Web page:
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Danger: Zoning in Process

If Your Job Requires That You Deal With Antenna Zoning, Read This Book

Fred Hopengarten has done a great favor for anyone who must deal with zoning while planning a tower project (and these days, that’s just about anyone involved with an antenna).

He has written a hardcover book, with accompanying CD-ROM, called “Antenna Zoning: Professional Edition.” It is a valuable addition to your broadcast management bookshelf, dense with useful information and supporting materials.

Hopengarten is a communications lawyer who spends most of his time on antenna leasing and zoning matters. He’s also widely published — you’ve seen his name in Radio World — a popular speaker and a consultant to venture capital firms on their communications investments. I notice buried in his impressive bio that he is not only a graduate of Harvard Business School and former law clerk to the chairman of the Federal Trade Commission but, far more impressively, that he was chief engineer of his college radio station at Colby College.

A while back he wrote a book on zoning aimed at hams; Hopengarten, K1VR, is a volunteer counsel for the American Radio Relay League. This latest effort came about when Chris Imlay, general counsel of the Society of Broadcast Engineers, told him that professionals could use such a book too.

Wear the white hat

Allow me to share a few of his principles:

You must commit yourself to win — Hopengarten leads off with this key point. He instructs us that if you are willing to work hard and prepare, learning from the mistakes of others, you will find the process easier than you feared. Through preparation, you reduce the cost of legal assistance dramatically and increase your chances of winning your zoning permit or your appeal. Also you will avoid traps like the common clause that prevents you from reapplying for a year, or even two, after being turned down.

Choose to wear a white hat — When dealing with zoning, you should be thinking about how to “wear the white hat” at all times, i.e. how to be the good guy.

How do you do this when others want to portray you as a bad guy?

You prepare a permit application that complies with the bylaw or ordinance (or better, that exceeds standards). Your company stands ready in times of natural disaster. You show consideration for the interests and concerns of neighbors. You consult with neighbors before showing up at the hearing. You build something that won’t hurt anyone.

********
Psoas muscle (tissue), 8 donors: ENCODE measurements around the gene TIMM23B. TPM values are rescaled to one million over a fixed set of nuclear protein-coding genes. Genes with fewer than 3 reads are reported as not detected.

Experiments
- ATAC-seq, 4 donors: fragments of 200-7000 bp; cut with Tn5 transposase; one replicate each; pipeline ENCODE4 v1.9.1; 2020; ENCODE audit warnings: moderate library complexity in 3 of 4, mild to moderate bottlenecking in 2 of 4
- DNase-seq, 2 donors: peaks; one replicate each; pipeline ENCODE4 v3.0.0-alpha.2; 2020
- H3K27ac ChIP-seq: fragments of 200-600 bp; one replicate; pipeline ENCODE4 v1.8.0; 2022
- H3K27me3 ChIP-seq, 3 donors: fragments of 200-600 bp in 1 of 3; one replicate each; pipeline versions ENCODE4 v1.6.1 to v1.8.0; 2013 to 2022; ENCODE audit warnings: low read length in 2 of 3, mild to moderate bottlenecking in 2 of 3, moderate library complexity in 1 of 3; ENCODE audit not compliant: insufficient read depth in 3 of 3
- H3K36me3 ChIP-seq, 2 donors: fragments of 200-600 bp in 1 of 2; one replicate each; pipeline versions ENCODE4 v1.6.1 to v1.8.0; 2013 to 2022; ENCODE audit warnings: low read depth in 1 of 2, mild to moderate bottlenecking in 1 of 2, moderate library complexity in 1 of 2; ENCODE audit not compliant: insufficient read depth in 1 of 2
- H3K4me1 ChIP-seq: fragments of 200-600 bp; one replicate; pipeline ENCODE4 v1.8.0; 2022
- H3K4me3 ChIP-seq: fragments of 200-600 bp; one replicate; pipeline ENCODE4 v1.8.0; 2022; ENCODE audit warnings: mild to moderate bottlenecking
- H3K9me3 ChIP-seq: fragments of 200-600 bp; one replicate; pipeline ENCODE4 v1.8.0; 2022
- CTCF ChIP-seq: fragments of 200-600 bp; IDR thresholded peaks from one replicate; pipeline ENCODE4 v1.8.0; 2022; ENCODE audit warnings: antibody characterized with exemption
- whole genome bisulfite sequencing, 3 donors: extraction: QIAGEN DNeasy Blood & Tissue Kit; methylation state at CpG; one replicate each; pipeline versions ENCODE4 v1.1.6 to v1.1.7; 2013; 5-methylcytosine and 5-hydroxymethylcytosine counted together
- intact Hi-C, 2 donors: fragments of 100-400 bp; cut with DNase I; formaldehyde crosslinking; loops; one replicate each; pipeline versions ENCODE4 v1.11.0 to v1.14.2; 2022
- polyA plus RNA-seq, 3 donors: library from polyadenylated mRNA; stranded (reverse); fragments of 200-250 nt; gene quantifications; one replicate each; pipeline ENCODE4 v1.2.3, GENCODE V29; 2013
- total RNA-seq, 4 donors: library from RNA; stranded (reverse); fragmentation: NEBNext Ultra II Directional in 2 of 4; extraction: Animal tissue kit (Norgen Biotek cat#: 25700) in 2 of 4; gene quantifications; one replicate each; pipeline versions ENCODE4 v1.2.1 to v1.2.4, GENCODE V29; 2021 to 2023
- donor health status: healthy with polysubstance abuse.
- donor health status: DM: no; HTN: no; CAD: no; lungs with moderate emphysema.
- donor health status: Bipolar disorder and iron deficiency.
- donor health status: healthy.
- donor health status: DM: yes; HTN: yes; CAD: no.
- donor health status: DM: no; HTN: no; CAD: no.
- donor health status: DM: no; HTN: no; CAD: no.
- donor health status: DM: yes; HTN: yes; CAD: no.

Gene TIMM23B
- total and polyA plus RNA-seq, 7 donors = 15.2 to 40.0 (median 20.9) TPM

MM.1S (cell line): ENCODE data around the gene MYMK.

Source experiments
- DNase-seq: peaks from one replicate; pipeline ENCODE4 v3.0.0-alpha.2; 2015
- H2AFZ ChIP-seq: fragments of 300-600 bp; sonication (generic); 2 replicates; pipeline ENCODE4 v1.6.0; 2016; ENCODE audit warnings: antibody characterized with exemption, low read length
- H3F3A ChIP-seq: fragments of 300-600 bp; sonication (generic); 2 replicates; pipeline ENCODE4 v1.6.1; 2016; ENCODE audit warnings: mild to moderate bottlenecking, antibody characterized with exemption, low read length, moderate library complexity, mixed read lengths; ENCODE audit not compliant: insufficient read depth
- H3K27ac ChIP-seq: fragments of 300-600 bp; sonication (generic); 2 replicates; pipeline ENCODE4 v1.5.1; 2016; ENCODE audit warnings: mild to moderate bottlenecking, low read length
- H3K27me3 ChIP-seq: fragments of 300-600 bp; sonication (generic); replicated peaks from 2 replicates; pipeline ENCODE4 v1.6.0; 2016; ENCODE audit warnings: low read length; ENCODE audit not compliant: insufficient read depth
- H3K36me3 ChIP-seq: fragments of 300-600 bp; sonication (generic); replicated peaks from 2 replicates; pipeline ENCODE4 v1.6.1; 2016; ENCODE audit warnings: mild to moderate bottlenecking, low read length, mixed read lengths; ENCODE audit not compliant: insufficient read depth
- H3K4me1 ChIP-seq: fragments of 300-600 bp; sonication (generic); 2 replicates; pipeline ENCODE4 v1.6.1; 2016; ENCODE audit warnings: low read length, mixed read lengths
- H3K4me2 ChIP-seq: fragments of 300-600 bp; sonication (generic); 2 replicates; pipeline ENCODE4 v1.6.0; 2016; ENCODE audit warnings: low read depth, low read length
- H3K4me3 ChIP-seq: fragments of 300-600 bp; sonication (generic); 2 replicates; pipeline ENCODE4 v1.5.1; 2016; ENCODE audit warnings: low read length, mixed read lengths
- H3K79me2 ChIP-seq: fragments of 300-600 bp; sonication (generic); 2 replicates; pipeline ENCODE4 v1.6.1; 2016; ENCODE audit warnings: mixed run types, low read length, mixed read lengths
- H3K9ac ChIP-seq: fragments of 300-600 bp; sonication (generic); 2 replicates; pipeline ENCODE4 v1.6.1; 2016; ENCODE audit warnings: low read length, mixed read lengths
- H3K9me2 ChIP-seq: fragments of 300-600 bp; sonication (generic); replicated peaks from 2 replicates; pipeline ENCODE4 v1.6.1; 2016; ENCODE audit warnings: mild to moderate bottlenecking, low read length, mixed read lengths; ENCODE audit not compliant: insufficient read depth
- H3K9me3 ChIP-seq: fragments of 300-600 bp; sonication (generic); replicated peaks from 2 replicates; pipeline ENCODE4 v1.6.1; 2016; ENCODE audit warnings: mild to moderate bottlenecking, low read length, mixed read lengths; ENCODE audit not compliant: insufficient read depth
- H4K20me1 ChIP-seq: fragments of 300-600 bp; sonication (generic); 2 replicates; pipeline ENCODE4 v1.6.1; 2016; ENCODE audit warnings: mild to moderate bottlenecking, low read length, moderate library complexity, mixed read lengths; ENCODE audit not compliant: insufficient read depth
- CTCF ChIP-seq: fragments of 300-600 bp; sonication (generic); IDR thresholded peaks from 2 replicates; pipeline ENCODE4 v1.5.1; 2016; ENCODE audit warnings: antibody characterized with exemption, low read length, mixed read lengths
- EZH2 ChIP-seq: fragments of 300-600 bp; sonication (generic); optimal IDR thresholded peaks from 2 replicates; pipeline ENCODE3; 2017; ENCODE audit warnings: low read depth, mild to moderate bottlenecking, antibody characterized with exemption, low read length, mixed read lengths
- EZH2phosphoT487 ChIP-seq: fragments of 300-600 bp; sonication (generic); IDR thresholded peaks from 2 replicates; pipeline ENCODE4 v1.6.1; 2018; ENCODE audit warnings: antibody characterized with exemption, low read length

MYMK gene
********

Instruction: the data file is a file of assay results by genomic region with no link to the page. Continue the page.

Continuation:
In short, you act as a good citizen and treat others as you would like to be treated. Someone wise said that once.

Put aside the black hat — Don’t come in shouting “I own this land. I have rights!” Don’t start without understanding what you are asking of the board. Don’t blow off the concerns of neighbors. Don’t proceed without thinking your plan through carefully. Don’t give the impression that you are haphazard people capable of building something really dangerous.

Clearly, Hopengarten knows how easy — and dangerous — it is to be high-handed when you think you’re in the right.

Commit to full disclosure — Attempting to hide anything at a hearing is a bad idea, Hopengarten writes; yet it’s easy to be tempted. You might feel that a detail would be unseemly if you listed it and probably too small to call attention to; or you might not yet have decided about a particular point. Yet concealed information — like who really owns the property or how far a tower really is to a neighbor’s property line — can become embarrassing if you don’t disclose them before you are challenged.

“There is usually a convincing explanation for the issue,” he writes. “There is, however, never a good explanation for not disclosing some things in the first place.”

Invaluable collateral
Hopengarten’s book includes practical tips like the one in the graphic but mostly it’s about things like strategies, building a winning team, objections to expect (safety issues, aesthetics, environmental issues, diversionary tactics), how to deal with the actual hearings, lawsuits and much more.

Perhaps of greatest value are the templates, documents, forms, research studies, sample letters and other collateral provided not only in the book but on the CD-ROM in PDF form for easy download.

He also provides more than two dozen “answer cards” so you can be ready for common questions about things like birds, FAA concerns, interference to cell phones and so on.

Example: “Isn’t this going to tempt kids to climb it? Isn’t it an attractive nuisance?” Answer card: “Well, I certainly agree with [Mr./Ms.] that my proposed structure is attractive! (Pause and smile! Beam!) But I cannot agree that this structure is an attractive nuisance as the legal term implies. Nonetheless I’d like to call the attention of the Board to page xx of the application where I have shown the type of anticlimbing device that I propose to construct …”

Hopengarten even provides accompanying photos that you can download to include in your exhibits.

For the Table of Contents for the book and other helpful materials see He includes a filing on behalf of Burlington Broadcasters’ WIZN(FM) before the Vermont Environmental Board in an “RF as air pollution” case. It is on the Web and the CD-ROM.

“Antenna Zoning: Professional Edition” is from Focal Press/Elsevier in conjunction with the SBE. It retails for $129.95 (SBE members get a discount at the SBE Store online).

That may sound like a lot for a book. It’s not in this case. If you are active in tower projects, and particularly if you are new to zoning, this is well worth the investment. The book and CD-ROM represent hundreds of hours’ worth of legal and tower expertise that you’re getting for maybe the cost of 30 minutes of lawyer or consultant time.

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